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All Roads Lead to Bill Bryson

Picture: Peter Jackson / Bridgeman Art Library / Universal Images Group

There has been a consistent theme in my recent reading about the development of societies and the inequalities and consequences that their creation brings.  For example, in his history of cheese-making, Ned Palmer makes the point that he has a wider question about why anyone would take up farming in the first place.  The archaeological records show that populations that made the shift to farming became less healthy, less tall, shorter-lived and began to show evidence of injuries sustained from a lifetime of repetitive toil.  But he says he knows why they did it, and he is happy to dissolve this controversy: they developed a taste for beer and cheese.

It is apparently true that some prehistorians believe that people began to settle and domesticate crops so that they could brew more beer, and others contend it was the domestication of ruminant animals to get more milk for cheese that drove a move towards a farming lifestyle.  And, as Palmer found out from the timeline on the wall of the visitor centre at Stonehenge, brewing and cheesemaking turned up at around the same time, well before baking.  He concludes that Neolithic people had their priorities right. 

My latest read is ‘Fifty Things That Made The Modern Economy’ by the always-entertaining Tim Harford, of which there may well be a lot to share in due course.  As early as the first couple of pages, he made a similar point about the creation of society as we know it, saying that once agriculture began in earnest it was no longer just a desperate alternative to a dying nomadic lifestyle, but a source of real prosperity, with settled farmers proving several times more productive than the foragers they had replaced.  With only a fifth of the population needed to provide food, everyone else was freed up to bake bread, fire bricks, fell trees, build houses, mine ore, smelt metals, construct roads – in other words, to make cities and build civilisation.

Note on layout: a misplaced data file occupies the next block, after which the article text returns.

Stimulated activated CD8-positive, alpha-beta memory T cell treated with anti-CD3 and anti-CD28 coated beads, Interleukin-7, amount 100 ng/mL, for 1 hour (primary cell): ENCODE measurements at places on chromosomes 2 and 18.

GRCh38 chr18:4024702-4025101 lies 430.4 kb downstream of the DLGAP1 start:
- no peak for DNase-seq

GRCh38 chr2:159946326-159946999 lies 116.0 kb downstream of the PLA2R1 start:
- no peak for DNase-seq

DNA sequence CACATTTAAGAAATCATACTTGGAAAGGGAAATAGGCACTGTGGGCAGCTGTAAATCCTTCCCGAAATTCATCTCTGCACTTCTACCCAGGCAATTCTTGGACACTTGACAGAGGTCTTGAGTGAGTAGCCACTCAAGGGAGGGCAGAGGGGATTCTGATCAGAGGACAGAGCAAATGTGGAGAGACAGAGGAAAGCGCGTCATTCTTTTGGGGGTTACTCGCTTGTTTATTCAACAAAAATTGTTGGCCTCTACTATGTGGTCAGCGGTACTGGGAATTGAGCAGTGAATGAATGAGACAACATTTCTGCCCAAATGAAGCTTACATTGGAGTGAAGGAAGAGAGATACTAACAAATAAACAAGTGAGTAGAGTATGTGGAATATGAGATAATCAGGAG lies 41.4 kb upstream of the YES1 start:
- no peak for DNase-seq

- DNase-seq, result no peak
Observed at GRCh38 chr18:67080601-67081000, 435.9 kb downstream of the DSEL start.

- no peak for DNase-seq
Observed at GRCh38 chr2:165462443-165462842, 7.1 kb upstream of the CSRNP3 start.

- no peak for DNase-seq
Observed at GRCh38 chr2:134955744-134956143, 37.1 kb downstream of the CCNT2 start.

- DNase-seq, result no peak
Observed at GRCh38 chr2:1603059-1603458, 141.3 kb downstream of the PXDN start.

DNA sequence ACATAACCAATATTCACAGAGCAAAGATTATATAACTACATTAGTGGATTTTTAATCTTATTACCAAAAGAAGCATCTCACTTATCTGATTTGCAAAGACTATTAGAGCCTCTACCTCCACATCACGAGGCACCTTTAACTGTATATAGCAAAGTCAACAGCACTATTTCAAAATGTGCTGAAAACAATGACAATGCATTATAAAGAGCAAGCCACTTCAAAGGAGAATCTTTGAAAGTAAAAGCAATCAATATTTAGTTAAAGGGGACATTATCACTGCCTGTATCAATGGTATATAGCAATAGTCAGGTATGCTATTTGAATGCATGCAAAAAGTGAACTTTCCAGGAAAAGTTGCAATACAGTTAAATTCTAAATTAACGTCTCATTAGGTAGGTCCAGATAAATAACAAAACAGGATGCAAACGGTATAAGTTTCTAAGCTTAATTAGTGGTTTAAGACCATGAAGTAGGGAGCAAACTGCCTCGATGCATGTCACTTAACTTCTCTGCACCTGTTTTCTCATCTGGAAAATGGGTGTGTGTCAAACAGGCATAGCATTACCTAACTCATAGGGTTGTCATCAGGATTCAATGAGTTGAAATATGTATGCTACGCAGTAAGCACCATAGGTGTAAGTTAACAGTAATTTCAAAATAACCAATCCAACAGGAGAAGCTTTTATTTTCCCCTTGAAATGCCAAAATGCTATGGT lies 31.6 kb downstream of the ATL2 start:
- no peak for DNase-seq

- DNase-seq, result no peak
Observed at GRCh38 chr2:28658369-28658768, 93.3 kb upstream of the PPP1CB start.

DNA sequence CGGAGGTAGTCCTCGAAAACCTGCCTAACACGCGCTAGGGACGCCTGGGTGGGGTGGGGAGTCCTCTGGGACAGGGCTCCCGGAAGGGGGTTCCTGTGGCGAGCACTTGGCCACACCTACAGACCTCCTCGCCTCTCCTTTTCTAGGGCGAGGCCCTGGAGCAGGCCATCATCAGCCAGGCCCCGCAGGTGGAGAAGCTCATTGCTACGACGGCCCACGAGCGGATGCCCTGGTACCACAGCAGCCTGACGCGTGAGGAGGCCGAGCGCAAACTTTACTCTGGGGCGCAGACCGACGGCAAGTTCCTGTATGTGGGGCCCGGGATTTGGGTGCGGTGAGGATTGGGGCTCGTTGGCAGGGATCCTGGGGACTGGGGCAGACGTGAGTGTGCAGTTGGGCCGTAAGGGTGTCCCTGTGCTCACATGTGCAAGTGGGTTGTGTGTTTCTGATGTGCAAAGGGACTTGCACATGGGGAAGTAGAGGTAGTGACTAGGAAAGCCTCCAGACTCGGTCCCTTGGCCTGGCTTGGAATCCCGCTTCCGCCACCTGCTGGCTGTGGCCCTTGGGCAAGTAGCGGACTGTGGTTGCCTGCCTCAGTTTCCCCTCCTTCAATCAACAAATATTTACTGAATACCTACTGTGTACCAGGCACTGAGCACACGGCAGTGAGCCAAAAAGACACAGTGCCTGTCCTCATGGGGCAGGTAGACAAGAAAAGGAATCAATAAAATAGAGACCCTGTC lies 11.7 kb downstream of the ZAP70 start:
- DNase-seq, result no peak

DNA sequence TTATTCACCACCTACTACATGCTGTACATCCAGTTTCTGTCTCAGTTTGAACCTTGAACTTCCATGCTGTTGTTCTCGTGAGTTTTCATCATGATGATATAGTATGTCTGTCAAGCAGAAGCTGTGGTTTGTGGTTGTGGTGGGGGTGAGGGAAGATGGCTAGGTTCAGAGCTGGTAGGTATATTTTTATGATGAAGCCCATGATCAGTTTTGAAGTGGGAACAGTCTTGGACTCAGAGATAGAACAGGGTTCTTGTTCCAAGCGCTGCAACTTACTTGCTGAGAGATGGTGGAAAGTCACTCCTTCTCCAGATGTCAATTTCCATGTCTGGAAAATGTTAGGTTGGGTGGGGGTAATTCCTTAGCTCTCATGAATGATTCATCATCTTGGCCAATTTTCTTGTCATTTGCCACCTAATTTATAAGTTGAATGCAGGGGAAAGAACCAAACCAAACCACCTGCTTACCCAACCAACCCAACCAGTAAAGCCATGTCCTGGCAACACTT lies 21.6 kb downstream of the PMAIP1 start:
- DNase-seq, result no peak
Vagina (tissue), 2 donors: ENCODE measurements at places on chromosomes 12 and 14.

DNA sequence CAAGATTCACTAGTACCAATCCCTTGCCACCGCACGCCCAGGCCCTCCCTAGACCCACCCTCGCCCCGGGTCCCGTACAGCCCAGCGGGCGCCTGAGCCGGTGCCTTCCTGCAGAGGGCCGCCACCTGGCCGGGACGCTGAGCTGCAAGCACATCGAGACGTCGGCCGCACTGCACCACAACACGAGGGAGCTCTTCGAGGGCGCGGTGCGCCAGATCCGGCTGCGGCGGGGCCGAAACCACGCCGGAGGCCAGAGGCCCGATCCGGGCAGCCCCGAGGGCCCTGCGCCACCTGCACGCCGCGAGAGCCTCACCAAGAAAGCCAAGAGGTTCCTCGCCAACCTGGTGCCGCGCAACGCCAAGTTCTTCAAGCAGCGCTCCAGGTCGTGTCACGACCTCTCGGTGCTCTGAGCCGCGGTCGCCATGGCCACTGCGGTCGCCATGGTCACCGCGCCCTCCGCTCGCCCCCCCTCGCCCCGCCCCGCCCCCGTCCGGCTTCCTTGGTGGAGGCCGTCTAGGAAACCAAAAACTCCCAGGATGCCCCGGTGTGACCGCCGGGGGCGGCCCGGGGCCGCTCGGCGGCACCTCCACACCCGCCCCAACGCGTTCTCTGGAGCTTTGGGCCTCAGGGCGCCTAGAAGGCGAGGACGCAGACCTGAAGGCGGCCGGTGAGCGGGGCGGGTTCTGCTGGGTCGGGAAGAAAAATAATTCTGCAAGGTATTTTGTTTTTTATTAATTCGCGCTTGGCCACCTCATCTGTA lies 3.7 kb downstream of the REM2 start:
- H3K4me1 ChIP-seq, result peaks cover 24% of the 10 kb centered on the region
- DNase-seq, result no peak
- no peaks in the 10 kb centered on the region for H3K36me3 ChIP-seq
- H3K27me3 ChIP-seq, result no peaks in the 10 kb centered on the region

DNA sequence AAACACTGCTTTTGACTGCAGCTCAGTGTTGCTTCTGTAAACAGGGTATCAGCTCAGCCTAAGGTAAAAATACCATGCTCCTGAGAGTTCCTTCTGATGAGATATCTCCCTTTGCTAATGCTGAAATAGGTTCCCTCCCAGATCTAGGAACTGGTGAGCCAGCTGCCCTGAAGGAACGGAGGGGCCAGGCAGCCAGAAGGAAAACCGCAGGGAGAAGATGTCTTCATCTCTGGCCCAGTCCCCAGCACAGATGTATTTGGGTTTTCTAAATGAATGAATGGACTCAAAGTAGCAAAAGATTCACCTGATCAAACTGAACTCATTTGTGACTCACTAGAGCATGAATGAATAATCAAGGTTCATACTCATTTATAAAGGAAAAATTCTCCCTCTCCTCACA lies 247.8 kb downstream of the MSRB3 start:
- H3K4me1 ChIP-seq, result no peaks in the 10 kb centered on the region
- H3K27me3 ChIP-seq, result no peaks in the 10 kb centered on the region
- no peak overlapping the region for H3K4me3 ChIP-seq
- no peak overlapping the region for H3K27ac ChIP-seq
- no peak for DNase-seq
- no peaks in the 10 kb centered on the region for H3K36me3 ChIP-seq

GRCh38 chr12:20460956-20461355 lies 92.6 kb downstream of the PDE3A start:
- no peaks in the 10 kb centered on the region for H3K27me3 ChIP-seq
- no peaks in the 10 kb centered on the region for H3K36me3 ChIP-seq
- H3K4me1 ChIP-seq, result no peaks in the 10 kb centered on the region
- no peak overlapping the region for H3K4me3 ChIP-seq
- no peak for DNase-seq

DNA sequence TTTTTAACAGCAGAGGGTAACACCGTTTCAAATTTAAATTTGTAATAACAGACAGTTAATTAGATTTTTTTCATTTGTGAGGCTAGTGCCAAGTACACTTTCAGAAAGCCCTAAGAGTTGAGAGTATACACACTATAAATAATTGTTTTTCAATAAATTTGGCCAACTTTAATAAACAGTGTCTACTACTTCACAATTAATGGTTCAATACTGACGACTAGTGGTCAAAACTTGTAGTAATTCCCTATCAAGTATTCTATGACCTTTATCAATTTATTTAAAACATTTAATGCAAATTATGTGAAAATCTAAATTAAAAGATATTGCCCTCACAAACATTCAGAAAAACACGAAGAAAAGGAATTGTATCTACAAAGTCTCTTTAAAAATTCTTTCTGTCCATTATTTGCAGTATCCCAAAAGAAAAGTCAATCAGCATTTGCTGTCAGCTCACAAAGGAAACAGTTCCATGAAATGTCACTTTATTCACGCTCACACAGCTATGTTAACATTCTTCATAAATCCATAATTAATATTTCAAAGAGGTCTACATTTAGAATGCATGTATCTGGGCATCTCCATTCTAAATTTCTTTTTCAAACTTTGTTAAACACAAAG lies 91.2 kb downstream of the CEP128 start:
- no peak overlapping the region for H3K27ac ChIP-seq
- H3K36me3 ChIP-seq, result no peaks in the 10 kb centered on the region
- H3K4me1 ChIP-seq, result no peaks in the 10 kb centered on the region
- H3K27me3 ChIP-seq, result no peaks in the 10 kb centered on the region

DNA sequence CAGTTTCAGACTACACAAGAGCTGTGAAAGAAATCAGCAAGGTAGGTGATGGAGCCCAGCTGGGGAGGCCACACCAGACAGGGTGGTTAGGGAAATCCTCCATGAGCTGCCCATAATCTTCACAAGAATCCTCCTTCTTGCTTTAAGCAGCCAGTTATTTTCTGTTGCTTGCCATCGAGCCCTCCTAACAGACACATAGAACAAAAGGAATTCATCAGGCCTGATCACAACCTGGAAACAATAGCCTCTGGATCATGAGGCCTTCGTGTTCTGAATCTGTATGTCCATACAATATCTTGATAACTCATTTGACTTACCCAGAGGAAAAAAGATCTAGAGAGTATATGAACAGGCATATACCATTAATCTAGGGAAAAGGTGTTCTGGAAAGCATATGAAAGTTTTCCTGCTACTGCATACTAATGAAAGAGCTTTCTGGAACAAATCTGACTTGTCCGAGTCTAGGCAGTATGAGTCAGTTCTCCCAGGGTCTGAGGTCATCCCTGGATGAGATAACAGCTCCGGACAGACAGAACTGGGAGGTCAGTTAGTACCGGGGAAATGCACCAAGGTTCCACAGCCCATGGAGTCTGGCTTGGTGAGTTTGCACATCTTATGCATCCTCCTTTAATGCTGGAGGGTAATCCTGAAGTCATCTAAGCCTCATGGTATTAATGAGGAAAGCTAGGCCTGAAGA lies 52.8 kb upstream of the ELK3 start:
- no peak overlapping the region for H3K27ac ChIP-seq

But Harford also highlights a paradox: more abundance can lead to more competition.  If ordinary people live at subsistence levels, powerful people cannot really take much away from them – not if they want to come back and take more the next time there is a harvest.  But the more that ordinary people are able to produce, the more that powerful people can confiscate.  Agricultural abundance creates rulers and ruled, masters and servants, and inequality of wealth unheard of in hunter-gather societies.  It enables the rise of kings and soldiers, bureaucrats and priests – to organise wisely, or live idly off the work of others.  Early farming societies could be astonishingly unequal, focusing on the Roman Empire, for example, which he says seems to have been close to the biological limits of inequality: if the rich had had any more of the Empire’s resources, most people would simply have starved. 

The plough is the focus of the first chapter of the fifty in the book, with the author pointing out that it did much more than increase crop yields.  It changed everything, leading some to ask whether inventing the plough was entirely a good idea.  Not that it did not work – it worked brilliantly – but because along with providing the underpinnings of civilisation, it seems to have enabled the rise of misogyny and tyranny.  Agreeing with Palmer’s analysis, Harford says that archaeological evidence also suggests that the early farmers had far worse health than their immediate hunter-gatherer forebears.